Why We Love Embedded Systems Engineers

Embedded systems engineers (ESEs) can be some of the most talented people we meet. On top of the rich educational background and skill set of an embedded systems engineer, which includes expertise in computer programming, electrical engineering, and systems design and security, they are also responsible for many of the latest life-changing innovations that are shaping the world today and the future of tomorrow.

In this blog post, we'll take a look at how embedded systems engineers are redesigning our world, using technology to drive improvement and innovation in every industry from sports to airplane manufacturing.

Embedded Systems Engineers Level the Playing Field

Embedded systems engineers are innovators above all else, and innovation finds its way into every corner of society, creating change in ways that we never thought possible. Today, embedded systems are being used in sports like swimming, running, soccer, and rugby to assist in timing, performance monitoring and even ensuring games are judged fairly by referees.

In swimming, press-plates are used at either end of the pool to stop the timer at the exact moment a swimmer reaches the finish line. In races like the 100m or 200m dash, the timer is set off by the firing of the gun and is stopped automatically when racers obstruct a laser that points across the finish line. These uses of embedded systems ensure that race officials can establish accurate timing and results.

Many of us have a Fitbit at home, but embedded systems engineers have created much more sophisticated wearable devices for athletes that can measure performance across a number of dimensions. In addition to wearable heart-rate monitors that record breathing patterns, soccer and rugby athletes can train in cleats with an embedded system tracking their total distance covered, average and top speed, and energy economy throughout a practice session. These metrics can be used to create training regimes that better prepare athletes for real-game scenarios.

Additionally, embedded systems engineers developed the "goal-line technology" used to ensure goals were awarded fairly at this past summer's FIFA World Cup. A sensor in the ball is set off only if the entire ball crosses the goal line, signifying that a goal has been scored. When this happens, a signal is sent to a watch worn by the referee, telling him to award the goal. Thanks to these embedded systems, referees are informed to make the right decisions every time.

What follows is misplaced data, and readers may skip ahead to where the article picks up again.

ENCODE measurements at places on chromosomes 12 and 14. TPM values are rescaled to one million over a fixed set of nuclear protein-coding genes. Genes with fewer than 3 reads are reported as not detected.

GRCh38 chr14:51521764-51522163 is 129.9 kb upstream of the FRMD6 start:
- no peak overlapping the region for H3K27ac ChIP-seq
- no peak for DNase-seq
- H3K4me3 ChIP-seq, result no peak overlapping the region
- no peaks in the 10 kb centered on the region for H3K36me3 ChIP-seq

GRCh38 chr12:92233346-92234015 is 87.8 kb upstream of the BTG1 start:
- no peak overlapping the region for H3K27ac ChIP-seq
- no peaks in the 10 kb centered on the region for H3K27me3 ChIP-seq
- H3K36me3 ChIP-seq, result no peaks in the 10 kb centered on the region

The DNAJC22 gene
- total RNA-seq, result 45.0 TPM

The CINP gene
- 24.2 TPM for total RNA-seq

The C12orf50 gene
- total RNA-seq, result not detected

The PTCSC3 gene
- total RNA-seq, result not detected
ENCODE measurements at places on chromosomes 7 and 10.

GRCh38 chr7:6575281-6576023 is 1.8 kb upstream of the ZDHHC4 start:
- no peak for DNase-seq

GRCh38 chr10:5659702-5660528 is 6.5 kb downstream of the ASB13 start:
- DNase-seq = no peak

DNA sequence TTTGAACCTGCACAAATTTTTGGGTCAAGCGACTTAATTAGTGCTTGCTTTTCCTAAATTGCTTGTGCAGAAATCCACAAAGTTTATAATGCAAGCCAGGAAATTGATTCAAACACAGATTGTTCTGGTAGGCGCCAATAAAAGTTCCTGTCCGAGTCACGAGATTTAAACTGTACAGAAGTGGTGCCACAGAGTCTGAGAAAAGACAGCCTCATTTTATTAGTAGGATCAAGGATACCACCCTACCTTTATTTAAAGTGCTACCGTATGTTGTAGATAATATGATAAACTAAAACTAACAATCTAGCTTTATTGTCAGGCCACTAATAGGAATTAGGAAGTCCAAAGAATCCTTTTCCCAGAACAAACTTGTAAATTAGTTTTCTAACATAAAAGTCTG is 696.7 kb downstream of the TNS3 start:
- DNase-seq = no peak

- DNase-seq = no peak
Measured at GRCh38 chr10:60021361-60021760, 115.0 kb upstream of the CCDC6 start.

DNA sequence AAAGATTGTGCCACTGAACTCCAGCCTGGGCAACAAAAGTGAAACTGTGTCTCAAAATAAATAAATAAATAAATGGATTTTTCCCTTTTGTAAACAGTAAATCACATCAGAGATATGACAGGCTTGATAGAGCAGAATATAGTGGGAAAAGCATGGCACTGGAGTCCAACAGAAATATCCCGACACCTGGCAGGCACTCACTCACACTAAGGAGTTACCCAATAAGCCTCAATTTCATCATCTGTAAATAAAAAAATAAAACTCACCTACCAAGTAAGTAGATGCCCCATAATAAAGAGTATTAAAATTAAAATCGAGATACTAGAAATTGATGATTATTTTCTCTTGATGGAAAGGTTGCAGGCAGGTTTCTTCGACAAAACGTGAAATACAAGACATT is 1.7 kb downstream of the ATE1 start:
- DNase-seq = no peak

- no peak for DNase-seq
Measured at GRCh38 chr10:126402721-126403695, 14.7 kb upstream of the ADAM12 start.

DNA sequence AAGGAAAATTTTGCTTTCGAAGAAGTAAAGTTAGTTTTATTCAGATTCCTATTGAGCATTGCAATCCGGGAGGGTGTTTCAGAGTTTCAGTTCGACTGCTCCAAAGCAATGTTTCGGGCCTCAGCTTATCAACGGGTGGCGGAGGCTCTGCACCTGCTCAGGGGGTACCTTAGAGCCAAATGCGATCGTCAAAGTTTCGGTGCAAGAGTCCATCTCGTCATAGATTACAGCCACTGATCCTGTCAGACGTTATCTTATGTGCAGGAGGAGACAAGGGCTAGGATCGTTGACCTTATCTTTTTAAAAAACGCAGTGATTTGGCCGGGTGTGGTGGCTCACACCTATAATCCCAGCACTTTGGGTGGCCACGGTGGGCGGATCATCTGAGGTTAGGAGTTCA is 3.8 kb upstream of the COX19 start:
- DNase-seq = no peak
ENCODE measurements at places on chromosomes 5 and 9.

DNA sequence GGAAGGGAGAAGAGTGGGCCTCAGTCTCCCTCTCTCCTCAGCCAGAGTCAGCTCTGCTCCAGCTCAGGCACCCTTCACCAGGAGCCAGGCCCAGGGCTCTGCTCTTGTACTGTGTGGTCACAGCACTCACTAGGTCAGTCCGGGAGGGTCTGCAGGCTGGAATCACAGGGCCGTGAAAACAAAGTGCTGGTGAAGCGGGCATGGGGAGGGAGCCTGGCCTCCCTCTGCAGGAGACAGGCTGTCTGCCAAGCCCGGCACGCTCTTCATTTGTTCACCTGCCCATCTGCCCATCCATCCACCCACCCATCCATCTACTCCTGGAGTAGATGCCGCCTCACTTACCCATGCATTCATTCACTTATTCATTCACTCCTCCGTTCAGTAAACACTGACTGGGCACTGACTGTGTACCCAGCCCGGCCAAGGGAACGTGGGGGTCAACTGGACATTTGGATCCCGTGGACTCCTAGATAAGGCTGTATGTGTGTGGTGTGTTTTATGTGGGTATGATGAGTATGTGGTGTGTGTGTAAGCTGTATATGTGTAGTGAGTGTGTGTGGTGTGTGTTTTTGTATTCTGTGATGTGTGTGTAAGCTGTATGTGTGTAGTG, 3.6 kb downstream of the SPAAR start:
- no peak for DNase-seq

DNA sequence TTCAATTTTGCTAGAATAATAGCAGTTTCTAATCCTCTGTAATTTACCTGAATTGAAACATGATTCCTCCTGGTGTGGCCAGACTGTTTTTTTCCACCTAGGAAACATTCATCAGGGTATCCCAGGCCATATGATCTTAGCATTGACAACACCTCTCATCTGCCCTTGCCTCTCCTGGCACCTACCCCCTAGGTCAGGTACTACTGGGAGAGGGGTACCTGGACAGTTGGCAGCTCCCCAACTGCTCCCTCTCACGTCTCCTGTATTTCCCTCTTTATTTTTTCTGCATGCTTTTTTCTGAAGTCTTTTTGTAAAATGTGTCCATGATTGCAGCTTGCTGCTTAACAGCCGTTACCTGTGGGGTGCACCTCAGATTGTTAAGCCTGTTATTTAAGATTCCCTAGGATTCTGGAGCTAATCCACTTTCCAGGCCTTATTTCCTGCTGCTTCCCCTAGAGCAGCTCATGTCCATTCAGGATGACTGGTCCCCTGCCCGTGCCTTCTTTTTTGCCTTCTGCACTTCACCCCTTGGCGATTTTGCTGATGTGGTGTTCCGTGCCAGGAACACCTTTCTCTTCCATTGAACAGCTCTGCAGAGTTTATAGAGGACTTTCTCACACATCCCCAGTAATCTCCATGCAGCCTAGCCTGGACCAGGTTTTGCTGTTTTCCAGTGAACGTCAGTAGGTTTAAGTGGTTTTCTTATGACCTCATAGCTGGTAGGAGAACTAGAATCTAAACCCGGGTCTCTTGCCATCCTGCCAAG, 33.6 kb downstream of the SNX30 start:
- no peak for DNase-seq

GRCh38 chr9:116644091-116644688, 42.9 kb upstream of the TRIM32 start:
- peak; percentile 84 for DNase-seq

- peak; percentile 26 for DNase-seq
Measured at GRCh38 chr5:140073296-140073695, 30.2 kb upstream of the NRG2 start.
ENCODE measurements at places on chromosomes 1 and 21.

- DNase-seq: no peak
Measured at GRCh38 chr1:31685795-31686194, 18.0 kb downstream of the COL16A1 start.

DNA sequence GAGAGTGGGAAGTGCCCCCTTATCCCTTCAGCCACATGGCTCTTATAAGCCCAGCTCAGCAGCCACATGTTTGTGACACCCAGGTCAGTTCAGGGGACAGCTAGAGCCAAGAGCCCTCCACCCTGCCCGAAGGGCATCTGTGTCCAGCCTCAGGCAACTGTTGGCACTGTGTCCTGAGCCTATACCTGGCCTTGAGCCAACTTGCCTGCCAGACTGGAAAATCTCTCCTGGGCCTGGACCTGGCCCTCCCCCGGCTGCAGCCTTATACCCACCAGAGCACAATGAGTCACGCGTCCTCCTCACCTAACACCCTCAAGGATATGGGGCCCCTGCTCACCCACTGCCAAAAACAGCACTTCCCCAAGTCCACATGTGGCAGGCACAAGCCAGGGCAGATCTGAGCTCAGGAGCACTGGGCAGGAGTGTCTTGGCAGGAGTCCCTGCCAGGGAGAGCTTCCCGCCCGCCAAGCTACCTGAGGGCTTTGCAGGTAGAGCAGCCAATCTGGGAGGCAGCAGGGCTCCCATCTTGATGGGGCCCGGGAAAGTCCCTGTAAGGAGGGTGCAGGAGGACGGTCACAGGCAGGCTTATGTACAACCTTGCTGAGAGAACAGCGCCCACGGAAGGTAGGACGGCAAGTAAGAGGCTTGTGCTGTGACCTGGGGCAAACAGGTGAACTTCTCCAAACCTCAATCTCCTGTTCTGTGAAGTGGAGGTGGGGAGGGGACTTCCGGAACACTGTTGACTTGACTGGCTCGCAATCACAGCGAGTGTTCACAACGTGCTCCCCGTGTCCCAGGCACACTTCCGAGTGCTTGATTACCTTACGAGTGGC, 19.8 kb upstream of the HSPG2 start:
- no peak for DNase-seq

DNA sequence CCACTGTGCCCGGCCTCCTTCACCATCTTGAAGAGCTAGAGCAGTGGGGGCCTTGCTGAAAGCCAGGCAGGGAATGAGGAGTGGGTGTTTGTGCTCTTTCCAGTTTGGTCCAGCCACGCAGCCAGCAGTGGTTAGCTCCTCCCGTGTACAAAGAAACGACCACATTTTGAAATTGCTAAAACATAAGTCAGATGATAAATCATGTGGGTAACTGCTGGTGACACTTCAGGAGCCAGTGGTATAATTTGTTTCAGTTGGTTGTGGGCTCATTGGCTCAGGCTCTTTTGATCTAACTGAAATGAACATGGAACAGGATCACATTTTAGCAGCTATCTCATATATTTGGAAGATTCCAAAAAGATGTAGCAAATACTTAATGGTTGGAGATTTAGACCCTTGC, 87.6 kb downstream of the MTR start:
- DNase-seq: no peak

Embedded systems and sports
Photo source: FIFA

Embedded Systems Engineers Move us Forward

Embedded systems can already be found everywhere around us, but it's possible they'll soon be operating on our roadways as well. Automated cars will require some of the most sophisticated, reliable and long-lasting embedded systems ever to be developed, which is why they're being worked on collaboratively by the giants of the automotive and technology industries - General Motors, Ford, Google, and Microsoft.

To effectively self-drive without crashing, automated vehicles will be equipped with image sensing cameras, RADAR detectors and LIDAR detectors on all sides. Each of these three systems feeds back to a centralized system that processes the input into data that be used to inform driving tasks.

In the next 20 years, the embedded systems engineers at today's most significant technology transportation companies, including Lyft, Uber, and Zipcar, will try to create fleets of autonomous cars that could replace taxis and change the ways that people move around cities. Other car makers and tech companies will work to develop autonomous cars for sale to the public. Whatever the future holds for autonomous vehicles, we're anxious to see how embedded systems engineers turn the sci-fi fantasy of self-driving cars into real life.

Embedded Systems Engineers Keep us Safe